Ginseng, the incredible root. Cultivated for the past 5,000 years, the powers of ginseng range from adaptogenic effects to the modulation of glucose.
Two of those most common kinds of ginseng are genus Panax, which includes Panax ginseng (East Asian) and Panax quinquefolus (American ginseng). Now that we know what it is, let’s explore some of the incredible, research-backed evidence behind the use of ginseng.
1) Helps Manage Blood Sugar
Blood sugar management
A double-blind, randomized, cross-over clinical trial explored an extract of American ginseng on glycemic control in individuals with type 2 diabetes. Recall that type 2 diabetes involves poor glycemic control and improvements in blood sugar regulation can lead to better management of the condition.
The study blinded participants to either receive 1 gram of ginseng per meal (3 g/day) or a placebo. After 8 weeks of treatment and then at least 4 weeks of a washout period, the participants crossed over to participate in the opposite group.
Compared to the placebo, the ginseng extracts reduced HbA1c levels and fasting blood glucose. These two markers reflect blood sugar regulation in the body. Fasting blood glucose can reflect in the moment regulation while HbA1c is a summary of the previous three months.
All participants in this study were still receiving their conventional treatment. Therefore, the study concluded that the ginseng extract added to conventional treatment holds the potential to act as an effective and safe addition for the management of type 2 diabetes.
Blood sugar management is not limited to those with diabetes. A trial in 2000 studied the effect of an escalating dose of ginseng in nondiabetic individuals on glucose tolerance in comparison to a placebo.
The study randomized participants to receive 3 grams ginseng of placebo capsules either 40 minutes before or together with 25 grams of oral glucose. The placebo capsules contained a matched carbohydrate quantity to the ginseng capsules.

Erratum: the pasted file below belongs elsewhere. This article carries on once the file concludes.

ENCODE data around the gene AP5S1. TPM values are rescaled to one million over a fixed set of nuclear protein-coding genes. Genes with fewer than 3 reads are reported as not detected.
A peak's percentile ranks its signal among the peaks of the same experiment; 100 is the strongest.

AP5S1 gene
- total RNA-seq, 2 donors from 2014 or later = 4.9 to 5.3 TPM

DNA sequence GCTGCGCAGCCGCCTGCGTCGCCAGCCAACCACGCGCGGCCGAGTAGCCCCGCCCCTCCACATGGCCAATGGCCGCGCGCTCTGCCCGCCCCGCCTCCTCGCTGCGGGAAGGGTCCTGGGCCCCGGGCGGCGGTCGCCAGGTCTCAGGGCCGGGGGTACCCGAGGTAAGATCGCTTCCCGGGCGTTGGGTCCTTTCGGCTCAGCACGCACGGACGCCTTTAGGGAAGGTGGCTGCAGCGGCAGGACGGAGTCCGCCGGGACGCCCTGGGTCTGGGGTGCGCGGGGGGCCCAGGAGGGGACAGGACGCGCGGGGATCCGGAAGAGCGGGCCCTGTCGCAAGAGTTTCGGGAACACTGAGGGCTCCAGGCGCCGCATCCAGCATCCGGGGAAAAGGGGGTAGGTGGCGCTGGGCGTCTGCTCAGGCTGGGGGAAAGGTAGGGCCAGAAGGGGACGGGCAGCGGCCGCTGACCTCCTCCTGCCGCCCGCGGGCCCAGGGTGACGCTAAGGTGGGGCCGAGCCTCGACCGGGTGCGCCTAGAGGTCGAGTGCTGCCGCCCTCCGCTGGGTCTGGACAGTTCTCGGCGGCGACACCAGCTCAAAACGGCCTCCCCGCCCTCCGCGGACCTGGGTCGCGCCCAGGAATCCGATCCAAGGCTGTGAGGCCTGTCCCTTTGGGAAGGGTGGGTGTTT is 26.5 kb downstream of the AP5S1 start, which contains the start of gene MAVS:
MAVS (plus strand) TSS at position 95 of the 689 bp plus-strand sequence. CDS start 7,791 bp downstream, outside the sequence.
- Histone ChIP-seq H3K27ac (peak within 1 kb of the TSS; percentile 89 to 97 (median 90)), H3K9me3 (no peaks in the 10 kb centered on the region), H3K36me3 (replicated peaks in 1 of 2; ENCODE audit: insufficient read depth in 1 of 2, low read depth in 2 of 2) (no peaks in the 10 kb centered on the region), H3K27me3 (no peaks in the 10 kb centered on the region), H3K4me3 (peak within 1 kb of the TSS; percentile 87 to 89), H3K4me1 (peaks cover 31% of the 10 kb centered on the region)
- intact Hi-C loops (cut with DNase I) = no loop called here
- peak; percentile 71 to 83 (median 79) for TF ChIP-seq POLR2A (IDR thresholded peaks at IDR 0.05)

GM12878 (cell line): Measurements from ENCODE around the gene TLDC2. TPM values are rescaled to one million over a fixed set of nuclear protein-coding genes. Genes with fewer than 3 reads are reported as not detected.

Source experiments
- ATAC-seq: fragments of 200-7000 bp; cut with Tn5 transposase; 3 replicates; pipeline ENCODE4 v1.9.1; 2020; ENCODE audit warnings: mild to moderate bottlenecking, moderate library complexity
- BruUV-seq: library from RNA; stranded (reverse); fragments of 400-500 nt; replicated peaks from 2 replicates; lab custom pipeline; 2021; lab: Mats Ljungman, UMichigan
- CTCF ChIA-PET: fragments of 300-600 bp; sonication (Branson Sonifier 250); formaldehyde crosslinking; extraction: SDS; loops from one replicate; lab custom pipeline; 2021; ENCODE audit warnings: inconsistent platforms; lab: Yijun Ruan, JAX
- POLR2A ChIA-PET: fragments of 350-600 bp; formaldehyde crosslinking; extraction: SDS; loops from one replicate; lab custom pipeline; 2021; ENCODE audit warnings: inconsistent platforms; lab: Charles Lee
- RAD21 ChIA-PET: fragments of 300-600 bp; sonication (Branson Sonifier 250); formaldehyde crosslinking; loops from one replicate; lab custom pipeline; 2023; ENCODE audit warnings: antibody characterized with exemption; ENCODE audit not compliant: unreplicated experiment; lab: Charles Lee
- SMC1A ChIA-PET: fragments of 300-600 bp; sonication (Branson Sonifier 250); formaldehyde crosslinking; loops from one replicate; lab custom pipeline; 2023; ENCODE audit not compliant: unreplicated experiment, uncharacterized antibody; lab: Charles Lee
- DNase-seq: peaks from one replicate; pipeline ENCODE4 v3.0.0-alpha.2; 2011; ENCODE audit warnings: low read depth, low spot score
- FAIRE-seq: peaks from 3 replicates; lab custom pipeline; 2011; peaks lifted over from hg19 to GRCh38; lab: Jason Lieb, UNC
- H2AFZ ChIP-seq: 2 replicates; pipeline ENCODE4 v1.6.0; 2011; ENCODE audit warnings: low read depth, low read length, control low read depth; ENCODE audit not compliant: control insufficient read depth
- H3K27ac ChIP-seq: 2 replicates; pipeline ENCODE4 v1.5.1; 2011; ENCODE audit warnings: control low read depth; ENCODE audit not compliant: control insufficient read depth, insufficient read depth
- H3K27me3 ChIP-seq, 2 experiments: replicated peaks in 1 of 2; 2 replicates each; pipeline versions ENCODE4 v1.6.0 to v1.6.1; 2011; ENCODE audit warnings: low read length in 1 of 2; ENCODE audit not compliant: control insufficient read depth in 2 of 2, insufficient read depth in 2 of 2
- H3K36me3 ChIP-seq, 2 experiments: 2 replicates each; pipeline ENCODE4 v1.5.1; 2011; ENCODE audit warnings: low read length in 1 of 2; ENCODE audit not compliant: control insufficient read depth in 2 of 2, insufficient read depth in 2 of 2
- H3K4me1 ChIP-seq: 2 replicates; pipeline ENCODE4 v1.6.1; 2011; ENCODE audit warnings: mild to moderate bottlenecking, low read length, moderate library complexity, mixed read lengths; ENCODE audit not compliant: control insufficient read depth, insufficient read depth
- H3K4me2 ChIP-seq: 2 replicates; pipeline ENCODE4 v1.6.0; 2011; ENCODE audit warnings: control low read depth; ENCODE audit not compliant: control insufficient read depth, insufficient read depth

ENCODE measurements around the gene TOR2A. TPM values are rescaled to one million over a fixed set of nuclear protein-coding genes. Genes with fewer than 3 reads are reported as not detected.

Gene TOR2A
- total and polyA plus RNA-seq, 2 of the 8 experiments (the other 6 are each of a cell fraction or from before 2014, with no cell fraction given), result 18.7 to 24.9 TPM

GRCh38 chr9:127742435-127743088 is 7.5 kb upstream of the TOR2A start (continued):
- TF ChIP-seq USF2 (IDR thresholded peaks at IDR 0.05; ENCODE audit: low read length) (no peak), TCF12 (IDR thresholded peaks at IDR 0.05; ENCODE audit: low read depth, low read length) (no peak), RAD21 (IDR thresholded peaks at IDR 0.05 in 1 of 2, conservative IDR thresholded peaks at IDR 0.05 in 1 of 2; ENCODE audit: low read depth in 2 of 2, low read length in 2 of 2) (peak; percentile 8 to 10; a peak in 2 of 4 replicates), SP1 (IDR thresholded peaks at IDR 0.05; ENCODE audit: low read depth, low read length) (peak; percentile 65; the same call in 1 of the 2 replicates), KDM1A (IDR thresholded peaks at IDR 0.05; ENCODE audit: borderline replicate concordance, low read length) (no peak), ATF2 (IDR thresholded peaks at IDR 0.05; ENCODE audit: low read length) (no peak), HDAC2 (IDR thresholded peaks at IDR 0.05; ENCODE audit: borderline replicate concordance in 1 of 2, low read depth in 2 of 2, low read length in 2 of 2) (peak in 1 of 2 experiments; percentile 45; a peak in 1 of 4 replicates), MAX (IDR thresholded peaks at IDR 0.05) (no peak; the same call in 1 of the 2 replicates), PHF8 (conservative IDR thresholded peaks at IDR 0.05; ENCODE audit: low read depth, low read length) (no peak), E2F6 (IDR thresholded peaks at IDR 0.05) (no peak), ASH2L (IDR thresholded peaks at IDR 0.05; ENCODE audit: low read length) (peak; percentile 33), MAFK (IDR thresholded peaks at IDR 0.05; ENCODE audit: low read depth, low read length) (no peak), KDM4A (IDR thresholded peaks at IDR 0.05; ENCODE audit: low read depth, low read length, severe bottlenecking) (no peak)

When the ginseng was taken before the glucose challenge, significant reductions in blood glucose were observed. This notably was a small study and further studies are necessary to extend these results to a greater population.
2) Fights Fatigue
These days we are constantly searching for ways to fight fatigue. A randomized, double-blind, placebo-controlled study in 2013 evaluated the effect of ginseng in 90 subjects with chronic fatigue.
Participants either received 1 or 2 grams of ginseng extract per day or a placebo for four weeks. The scientists collected fatigue severity ratings using a self-rating numeric scale and visual analog scale.
The 2 grams of ginseng significantly reduced the visual analog scale rating of fatigue in comparison with the placebo. Fatigue ratings on the self-rating numeric scale were also lowered in the participants who received only 1 gram per day of ginseng, but the results were not statistically significant. Therefore, the ability of ginseng to affect fatigue may be dose-dependent.
The study proposed that the ability of ginseng to reduce fatigue was due to its effect on serum antioxidant levels. Ginseng lowered levels of reactive oxygen species and increased levels of glutathione, an antioxidant in the body. However, further studies are required to analyze this potential mechanism of action.
Patient experiencing fatigue
A double-blind trial in 2013 randomized cancer survivors experiencing fatigue to either receive 200 mg American ginseng or a placebo for 8 weeks. The study evaluated fatigue through a multidimensional fatigue symptom inventory short form at 4 weeks and 8 weeks. The sample included 364 participants from 40 institutions.